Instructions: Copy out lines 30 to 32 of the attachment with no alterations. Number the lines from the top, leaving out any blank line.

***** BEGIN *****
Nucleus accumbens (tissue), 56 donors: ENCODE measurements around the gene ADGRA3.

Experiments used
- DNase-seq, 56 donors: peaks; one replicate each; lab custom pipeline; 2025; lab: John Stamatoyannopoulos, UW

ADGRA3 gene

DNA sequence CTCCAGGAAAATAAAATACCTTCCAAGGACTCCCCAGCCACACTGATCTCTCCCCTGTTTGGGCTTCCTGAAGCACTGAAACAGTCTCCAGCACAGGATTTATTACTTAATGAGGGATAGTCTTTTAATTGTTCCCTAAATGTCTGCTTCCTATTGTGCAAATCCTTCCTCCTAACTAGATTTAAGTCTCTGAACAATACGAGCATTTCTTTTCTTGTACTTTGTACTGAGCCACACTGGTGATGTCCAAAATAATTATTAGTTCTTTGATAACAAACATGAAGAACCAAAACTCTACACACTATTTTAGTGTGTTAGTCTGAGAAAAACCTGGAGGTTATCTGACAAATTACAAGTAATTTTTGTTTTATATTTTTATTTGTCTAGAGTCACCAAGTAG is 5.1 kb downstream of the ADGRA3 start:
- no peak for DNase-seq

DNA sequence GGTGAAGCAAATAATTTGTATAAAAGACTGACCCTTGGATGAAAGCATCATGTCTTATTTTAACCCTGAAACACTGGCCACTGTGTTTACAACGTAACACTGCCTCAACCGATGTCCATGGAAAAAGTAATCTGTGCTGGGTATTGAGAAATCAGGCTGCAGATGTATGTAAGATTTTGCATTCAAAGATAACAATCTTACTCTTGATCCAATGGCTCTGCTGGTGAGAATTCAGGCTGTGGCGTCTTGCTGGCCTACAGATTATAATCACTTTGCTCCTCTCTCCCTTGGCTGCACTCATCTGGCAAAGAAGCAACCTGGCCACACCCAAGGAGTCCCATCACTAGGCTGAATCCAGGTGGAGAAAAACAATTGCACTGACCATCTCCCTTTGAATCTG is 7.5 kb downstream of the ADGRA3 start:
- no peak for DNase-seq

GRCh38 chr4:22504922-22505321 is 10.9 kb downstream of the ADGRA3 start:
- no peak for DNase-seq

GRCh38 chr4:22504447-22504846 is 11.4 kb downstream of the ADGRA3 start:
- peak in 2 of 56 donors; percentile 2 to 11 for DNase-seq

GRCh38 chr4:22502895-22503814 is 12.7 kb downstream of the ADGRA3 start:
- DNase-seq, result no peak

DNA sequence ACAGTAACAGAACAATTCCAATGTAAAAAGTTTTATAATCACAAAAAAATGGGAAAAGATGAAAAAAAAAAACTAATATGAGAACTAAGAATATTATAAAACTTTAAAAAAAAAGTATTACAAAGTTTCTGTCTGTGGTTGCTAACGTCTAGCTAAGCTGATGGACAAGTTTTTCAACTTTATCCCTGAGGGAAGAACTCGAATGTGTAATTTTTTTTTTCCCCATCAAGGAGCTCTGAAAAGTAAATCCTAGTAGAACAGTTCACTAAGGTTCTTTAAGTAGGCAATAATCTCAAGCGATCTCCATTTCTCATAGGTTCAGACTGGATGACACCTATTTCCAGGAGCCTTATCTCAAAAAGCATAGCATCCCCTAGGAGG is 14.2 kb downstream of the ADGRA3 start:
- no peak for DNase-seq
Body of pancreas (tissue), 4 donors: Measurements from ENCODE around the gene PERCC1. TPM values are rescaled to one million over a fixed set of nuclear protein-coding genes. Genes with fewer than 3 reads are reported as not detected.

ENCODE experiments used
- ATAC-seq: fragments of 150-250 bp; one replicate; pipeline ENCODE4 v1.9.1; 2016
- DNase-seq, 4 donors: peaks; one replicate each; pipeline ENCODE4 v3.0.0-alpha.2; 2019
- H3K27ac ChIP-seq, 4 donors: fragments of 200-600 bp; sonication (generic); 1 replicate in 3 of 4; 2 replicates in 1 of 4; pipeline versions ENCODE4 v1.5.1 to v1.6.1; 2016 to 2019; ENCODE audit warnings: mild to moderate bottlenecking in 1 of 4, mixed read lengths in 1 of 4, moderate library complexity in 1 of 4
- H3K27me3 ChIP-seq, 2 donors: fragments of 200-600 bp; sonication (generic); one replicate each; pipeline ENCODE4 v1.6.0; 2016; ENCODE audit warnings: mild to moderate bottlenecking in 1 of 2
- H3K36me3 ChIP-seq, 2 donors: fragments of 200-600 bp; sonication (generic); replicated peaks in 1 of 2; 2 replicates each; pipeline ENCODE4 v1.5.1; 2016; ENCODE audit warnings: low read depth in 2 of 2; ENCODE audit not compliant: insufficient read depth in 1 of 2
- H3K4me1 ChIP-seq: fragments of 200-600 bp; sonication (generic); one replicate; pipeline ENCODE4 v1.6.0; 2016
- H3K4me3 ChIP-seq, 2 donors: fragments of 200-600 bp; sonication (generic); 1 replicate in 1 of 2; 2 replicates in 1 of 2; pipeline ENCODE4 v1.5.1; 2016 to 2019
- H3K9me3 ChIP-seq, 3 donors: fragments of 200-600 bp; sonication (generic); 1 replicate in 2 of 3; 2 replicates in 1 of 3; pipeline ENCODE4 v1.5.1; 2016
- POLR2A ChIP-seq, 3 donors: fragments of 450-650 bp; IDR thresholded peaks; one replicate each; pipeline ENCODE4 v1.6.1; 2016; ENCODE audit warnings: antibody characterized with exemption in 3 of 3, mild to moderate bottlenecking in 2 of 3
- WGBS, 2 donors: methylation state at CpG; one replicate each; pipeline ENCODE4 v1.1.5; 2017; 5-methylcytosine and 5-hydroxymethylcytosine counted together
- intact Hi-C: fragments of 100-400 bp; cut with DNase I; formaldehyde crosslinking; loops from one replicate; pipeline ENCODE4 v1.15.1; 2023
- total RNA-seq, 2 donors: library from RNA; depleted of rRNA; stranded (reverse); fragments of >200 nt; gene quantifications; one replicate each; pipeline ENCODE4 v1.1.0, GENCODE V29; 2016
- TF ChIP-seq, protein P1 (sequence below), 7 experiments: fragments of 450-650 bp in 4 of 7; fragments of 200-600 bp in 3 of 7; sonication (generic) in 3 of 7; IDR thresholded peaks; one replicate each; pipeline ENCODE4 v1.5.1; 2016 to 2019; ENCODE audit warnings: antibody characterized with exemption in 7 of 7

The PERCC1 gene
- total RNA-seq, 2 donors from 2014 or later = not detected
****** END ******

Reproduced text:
- total RNA-seq, 2 donors: library from RNA; depleted of rRNA; stranded (reverse); fragments of >200 nt; gene quantifications; one replicate each; pipeline ENCODE4 v1.1.0, GENCODE V29; 2016
- TF ChIP-seq, protein P1 (sequence below), 7 experiments: fragments of 450-650 bp in 4 of 7; fragments of 200-600 bp in 3 of 7; sonication (generic) in 3 of 7; IDR thresholded peaks; one replicate each; pipeline ENCODE4 v1.5.1; 2016 to 2019; ENCODE audit warnings: antibody characterized with exemption in 7 of 7

The PERCC1 gene